1. The Samaritan principle sets the tone for the Christian church regarding care for the poor, uninsured, and desperate in our land. Simply put, in the care a Samaritan extends to a wounded, helpless victim, Jesus declares what it means to be an authentic neighbor. If we have the resources to help and heal, we should. Not because we’ll get reimbursed. Not because there’s profit involved. Not because we’ll get recognized or rewarded. But because it reflects the caring, healing intention of God for God’s people in relationship to one another and in witness to the world. We cannot pass by because we presume somebody else will take care of uninsured people. We cannot ignore what’s happening because it’s just bigger than us or beyond us. Jesus calls us to see, respond, help, comfort, and restore—as if those left out and wounded were our very own.

2. Jesus’ ministry of healing was conducted in the face of structures and regulations designed to control, limit, and exclude. I’ve been reading the Gospels again during this time of national concern about health care. Health and healing was front and center for Jesus. Undoubtedly, Jesus’ healings were a sign that he was the anticipated Messiah and that a new era was beginning. However, Jesus’ healings also confronted, exposed and undermined age-old systems that, in the name of health care, prevented healing from occurring. Jesus cut through the red tape, system-serving regulations and control-oriented rituals to actually offer what God desired for people—healing, restoration, and a future of dignity and hope. Instead of defending the current status quo practices which place ordinary folks in similar binds, the people who follow and claim to reflect Jesus should consider how he judged and exposed the ineffectiveness and meanness of structures that served themselves at others’ expense.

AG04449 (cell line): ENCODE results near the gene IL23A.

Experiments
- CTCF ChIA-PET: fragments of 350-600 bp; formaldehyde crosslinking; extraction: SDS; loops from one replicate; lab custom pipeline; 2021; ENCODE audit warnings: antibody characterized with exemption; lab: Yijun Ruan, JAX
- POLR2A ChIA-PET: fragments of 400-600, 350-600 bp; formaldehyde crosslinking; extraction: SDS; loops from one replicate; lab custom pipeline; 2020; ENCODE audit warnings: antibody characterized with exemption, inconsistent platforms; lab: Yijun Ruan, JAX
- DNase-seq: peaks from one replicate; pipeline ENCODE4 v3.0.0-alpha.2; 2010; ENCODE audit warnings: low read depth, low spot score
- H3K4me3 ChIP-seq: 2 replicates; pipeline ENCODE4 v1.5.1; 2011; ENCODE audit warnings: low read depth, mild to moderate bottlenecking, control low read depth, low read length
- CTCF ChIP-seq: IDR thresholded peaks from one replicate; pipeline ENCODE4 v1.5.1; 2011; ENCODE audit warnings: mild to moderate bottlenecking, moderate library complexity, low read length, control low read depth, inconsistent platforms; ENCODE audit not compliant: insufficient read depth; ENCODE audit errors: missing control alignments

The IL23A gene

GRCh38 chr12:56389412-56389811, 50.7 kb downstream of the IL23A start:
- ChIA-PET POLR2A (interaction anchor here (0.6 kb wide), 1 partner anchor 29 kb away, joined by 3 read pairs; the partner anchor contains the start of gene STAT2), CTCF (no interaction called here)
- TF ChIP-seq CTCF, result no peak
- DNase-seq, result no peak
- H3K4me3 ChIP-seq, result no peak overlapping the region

3. The context of community, inclusion, and sharing resources to assist the neediest--central in the early church witness--is a pattern and principle to renew. Beginning with Acts 2, we see the earliest believers holding things in common, pooling resources, and selling off assets in order to meet the needs of the weakest among them. It was not about me and mine, but we and ours. In the perspective of that early faith community, my personal self-interest includes your well-being. They realized that we are deeply interconnected with one another. The Apostle Paul affirmed this principle with his counsel that we are members of one another, that no part can say to another, “I don’t need you.” To what extent are there such awarenesses or practices in the church today? And to what extent is our sense of community—over against asserting individual privilege and private right—bearing witness to the larger community and nation of what is good, possible, and Godly?

4. Christian leaders should be leading the health care dialog by seeking the truth and speaking the truth. To this point, it doesn’t seem to me that there has been a debate or dialog about health care reform. Much of the so-called debate to this point has focused on myths, distortions and outright lies about proposed health reform legislation. The news media focus has been on misinformed people shouting down Congressional leaders, calling them Nazis, and burning them in effigy. I’m convinced Christians should not only not be a part of those scenarios, but that we should make a contribution to the dialogue that is fact-based, truth-seeking, civil, and that moves all to find the common ground necessary to ensure that quality, accessible, affordable health care is available to all American citizens. If the news media or partisan groups play to distortions and extremes, then people of Christian faith have a significant role to get the facts, convey them in understandable ways, and create conversations that deal in what’s real. We are the people whose Scriptures declare, “you will know the Truth and the Truth will set you free.” We are the people who are reminded that “God has given us, not a spirit of fear, but of power, of love, and of self-discipline.”